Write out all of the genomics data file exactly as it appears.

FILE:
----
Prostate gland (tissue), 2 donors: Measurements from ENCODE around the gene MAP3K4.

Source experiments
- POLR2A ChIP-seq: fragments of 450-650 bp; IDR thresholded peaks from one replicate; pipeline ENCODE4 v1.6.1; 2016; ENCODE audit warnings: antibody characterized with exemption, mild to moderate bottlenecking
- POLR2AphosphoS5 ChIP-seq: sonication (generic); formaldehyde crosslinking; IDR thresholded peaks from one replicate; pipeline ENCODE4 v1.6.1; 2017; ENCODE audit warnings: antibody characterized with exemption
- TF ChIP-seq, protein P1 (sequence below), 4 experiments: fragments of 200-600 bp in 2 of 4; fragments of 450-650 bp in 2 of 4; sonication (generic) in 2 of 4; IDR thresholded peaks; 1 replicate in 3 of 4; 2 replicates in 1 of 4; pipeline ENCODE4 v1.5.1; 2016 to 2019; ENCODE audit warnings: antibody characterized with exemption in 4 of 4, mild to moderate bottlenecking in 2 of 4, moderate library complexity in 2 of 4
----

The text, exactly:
Prostate gland (tissue), 2 donors: Measurements from ENCODE around the gene MAP3K4.

Source experiments
- POLR2A ChIP-seq: fragments of 450-650 bp; IDR thresholded peaks from one replicate; pipeline ENCODE4 v1.6.1; 2016; ENCODE audit warnings: antibody characterized with exemption, mild to moderate bottlenecking
- POLR2AphosphoS5 ChIP-seq: sonication (generic); formaldehyde crosslinking; IDR thresholded peaks from one replicate; pipeline ENCODE4 v1.6.1; 2017; ENCODE audit warnings: antibody characterized with exemption
- TF ChIP-seq, protein P1 (sequence below), 4 experiments: fragments of 200-600 bp in 2 of 4; fragments of 450-650 bp in 2 of 4; sonication (generic) in 2 of 4; IDR thresholded peaks; 1 replicate in 3 of 4; 2 replicates in 1 of 4; pipeline ENCODE4 v1.5.1; 2016 to 2019; ENCODE audit warnings: antibody characterized with exemption in 4 of 4, mild to moderate bottlenecking in 2 of 4, moderate library complexity in 2 of 4